Alternative names: black death, black plague
Type of infection: bacterial
Incubation period: 2 to 6 days
Mortality rate: up to 65% if untreated
Vector: fleas on mice or rats
Though a major outbreak of bubonic plague was recorded during the Byzantine era, the disease really made the history books in the 1300s when it tore through Europe and killed more than 25 million people.
In more recent times, there as an outbreak in Hawaii in 1899 due to infected rats traveling on cargo ships. The same problem happened in Australia in the 1920s. Improved hygiene and the understanding of how the disease spreads helped seriously reduce its spread, and today it usually only kills a few hundred people each year.
A more recent outbreak took place in 2014, where 47 people died of plague in Madagascar, and the episode was still ongoing while this book was written.
Catching Bubonic Plague
Though we tend to think of this disease in connection with Medieval history, don’t forget that it is an active presence in many parts of the world today.
Even though there have been major pandemics that spread rapidly through populations, this is not a disease that transfers from person to person. Bubonic plague actually travels from rat hosts to humans via flea bites. But in areas heavily populated by both rats and fleas, it will spread quickly to humans.
One exception is the pneumonic variation of the disease, that can be passed from one person to another through fluid droplets spread by coughing .
Signs and Symptoms
The most unique symptom of bubonic plague is the swelling of the infected lymph nodes in the groin, armpits or neck. These painful lumps were known as buboes, and where the name for the disease came from. This comes along with chills, high fever, and muscle cramps. If treated right away, it usually doesn’t get any more severe.
If the disease advances to the lungs, it will become pneumatic plague that has additional symptoms of chest pain, coughing, shortness of breath and bloody sputum. This form of plague is the most dangerous and is the most fatal. As already mentioned, it’s also the only kind that can spread from person to person.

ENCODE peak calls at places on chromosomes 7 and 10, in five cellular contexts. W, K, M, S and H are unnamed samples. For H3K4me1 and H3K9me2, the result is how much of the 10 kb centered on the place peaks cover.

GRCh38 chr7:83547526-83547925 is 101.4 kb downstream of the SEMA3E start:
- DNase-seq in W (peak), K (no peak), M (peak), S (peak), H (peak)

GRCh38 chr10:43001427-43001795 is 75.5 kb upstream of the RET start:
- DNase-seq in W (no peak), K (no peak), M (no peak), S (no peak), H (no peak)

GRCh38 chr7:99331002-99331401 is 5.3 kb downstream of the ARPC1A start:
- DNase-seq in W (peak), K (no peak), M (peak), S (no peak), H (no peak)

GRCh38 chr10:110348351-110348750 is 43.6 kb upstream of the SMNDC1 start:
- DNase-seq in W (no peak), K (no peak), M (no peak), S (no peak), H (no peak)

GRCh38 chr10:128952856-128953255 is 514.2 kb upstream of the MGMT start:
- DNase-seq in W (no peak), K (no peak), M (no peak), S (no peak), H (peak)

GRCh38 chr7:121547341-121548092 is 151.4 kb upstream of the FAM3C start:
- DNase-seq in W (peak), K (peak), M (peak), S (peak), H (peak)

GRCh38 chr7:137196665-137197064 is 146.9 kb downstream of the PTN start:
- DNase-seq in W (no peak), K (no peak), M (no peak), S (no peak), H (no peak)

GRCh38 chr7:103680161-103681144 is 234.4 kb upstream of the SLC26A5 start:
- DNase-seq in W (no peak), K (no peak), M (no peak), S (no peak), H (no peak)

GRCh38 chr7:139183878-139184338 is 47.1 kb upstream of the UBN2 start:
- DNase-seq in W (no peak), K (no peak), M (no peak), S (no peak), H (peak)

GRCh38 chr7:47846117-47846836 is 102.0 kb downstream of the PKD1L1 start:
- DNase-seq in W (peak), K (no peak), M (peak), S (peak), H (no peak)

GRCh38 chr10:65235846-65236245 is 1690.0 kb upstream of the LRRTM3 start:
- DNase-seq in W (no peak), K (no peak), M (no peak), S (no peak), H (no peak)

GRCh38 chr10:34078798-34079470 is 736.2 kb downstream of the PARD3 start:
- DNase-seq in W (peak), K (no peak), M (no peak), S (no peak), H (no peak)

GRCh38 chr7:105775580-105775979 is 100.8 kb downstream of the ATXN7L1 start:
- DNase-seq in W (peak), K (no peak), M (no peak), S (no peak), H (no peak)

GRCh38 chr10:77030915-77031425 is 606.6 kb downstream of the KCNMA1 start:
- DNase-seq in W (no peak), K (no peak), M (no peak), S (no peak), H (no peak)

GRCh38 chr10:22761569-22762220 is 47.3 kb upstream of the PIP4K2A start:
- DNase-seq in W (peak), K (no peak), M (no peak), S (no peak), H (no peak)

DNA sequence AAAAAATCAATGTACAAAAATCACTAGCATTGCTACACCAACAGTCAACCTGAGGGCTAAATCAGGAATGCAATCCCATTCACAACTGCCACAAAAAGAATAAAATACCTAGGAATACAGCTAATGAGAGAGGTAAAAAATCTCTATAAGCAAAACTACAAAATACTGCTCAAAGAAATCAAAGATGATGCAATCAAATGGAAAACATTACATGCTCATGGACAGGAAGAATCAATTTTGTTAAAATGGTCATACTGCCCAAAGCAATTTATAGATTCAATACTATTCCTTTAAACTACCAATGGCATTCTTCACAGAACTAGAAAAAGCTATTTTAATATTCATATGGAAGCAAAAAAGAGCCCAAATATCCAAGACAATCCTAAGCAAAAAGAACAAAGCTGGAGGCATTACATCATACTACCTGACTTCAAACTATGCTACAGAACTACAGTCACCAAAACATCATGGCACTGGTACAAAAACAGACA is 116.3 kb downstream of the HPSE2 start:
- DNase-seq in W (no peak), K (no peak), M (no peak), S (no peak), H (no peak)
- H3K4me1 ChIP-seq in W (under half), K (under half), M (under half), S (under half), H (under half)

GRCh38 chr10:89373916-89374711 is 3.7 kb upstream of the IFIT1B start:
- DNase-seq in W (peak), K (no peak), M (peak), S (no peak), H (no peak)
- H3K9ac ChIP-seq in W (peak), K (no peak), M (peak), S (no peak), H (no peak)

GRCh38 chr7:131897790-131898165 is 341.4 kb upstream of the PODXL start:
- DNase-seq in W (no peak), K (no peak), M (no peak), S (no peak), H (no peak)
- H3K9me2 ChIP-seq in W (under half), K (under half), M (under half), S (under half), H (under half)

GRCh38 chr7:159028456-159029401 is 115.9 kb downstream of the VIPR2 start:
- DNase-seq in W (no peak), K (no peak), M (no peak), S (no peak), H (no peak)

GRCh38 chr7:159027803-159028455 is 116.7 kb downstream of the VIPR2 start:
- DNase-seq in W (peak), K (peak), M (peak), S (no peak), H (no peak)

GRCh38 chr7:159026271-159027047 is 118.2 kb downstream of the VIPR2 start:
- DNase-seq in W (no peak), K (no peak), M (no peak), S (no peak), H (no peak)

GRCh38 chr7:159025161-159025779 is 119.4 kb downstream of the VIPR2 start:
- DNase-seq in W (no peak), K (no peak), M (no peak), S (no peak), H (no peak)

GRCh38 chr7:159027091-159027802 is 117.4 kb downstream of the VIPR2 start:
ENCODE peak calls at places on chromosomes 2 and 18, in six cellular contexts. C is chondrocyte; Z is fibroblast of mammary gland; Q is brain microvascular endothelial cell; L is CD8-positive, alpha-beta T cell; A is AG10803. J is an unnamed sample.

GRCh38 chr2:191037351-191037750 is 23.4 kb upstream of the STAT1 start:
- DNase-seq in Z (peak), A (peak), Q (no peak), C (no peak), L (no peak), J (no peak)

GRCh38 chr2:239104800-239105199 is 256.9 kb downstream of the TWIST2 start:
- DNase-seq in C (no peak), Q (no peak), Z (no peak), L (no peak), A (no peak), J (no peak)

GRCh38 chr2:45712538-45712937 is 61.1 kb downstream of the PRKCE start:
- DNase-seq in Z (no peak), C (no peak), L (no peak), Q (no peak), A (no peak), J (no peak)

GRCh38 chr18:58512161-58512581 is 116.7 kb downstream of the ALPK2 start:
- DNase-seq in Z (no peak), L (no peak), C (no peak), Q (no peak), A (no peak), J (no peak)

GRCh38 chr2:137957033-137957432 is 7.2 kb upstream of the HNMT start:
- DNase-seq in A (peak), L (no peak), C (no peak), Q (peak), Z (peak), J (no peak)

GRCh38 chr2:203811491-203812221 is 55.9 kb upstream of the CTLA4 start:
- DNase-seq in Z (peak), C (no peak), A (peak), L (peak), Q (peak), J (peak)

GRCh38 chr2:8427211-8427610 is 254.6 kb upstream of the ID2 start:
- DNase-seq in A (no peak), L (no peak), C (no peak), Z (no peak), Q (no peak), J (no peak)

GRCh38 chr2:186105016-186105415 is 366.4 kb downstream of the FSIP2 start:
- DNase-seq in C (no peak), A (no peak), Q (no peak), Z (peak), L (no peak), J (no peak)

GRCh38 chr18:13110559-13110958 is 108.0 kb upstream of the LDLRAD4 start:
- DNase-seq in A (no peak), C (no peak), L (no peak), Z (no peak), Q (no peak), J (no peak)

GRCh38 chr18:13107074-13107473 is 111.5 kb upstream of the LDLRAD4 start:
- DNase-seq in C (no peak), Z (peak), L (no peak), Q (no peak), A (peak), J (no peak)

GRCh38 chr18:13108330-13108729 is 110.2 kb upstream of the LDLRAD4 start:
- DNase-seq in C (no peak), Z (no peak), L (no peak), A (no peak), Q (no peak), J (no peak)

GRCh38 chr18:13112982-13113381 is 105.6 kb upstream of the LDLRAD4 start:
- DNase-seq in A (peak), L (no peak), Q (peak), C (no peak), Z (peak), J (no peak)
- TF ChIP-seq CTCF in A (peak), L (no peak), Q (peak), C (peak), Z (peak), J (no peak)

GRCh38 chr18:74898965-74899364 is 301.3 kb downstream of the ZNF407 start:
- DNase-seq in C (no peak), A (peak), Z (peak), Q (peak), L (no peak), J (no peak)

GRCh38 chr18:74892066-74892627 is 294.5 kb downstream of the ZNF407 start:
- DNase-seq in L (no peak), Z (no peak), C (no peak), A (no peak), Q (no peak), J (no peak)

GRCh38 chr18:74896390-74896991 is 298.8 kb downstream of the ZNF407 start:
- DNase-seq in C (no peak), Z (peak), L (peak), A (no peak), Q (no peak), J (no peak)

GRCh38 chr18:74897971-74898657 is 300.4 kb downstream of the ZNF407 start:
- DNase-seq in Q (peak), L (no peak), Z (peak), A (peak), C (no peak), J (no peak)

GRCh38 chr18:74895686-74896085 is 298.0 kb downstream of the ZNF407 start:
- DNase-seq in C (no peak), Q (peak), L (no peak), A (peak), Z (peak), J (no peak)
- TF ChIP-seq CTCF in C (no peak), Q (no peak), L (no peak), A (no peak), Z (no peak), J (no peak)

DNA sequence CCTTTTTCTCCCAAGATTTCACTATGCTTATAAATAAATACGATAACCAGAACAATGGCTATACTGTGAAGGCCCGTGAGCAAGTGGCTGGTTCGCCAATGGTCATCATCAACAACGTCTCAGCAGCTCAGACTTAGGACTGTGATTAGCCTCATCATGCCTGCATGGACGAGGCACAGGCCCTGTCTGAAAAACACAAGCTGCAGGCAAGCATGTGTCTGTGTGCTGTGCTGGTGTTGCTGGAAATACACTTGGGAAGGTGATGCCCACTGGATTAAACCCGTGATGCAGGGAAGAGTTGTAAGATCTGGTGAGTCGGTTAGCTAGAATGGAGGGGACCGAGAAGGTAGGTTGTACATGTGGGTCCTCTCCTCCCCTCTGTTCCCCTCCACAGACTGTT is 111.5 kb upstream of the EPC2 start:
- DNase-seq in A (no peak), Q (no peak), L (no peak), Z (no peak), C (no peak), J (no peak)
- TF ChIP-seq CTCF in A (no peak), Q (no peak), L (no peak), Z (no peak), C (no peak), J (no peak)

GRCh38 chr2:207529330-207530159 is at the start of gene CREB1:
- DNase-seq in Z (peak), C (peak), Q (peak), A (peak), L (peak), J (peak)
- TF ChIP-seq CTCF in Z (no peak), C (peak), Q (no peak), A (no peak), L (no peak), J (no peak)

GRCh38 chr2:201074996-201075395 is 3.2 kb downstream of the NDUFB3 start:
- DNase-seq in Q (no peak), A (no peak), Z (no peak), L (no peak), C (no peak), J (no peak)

There is a third variation, known as septicemic plague where the infection builds in the tissues and causes gangrene in extremities like the nose, fingers and toes. This form of infection is painful and can spread across the face, hands and feet.
Like most other bacterial illnesses, you can treat bubonic plague with antibiotics. Several of them are suitable, such as streptomycin, doxycycline and ciprofoxacin. There can still be fatalities with treatment, but the rate is from 1% to 10% of cases. For the treatment to be successful, you need to get the patient on antibiotics as soon as the first symptoms appear.
There is no vaccine for bubonic plague, and the only way to prevent it is to protect yourself from flea bites. Use poison and traps to keep rats and mice away from your living areas in the first place, and if you are handling dead rodents, wear long sleeves and gloves to keep off any leaping fleas. Insect repellents will work pretty well to protect your skin if fleas are a problem in your home.
Even world-wide, this is not a common disease in modern times though it is certainly still around. In the United States, there are steady populations of infected rats in some parts of New Mexico and Arizona which leads to occasional human cases of bubonic plague. In a situation where rats and fleas begin to spread unchecked, there is a very good possibility that they can start to bring plague to other parts of the country.
Though it may not be the bioweapon of choice today, there have been instances in the past century of infected fleas being dropped on the enemy during war conflicts. So it could certainly work, especially if hygiene were compromised during a disaster and rats were out of control.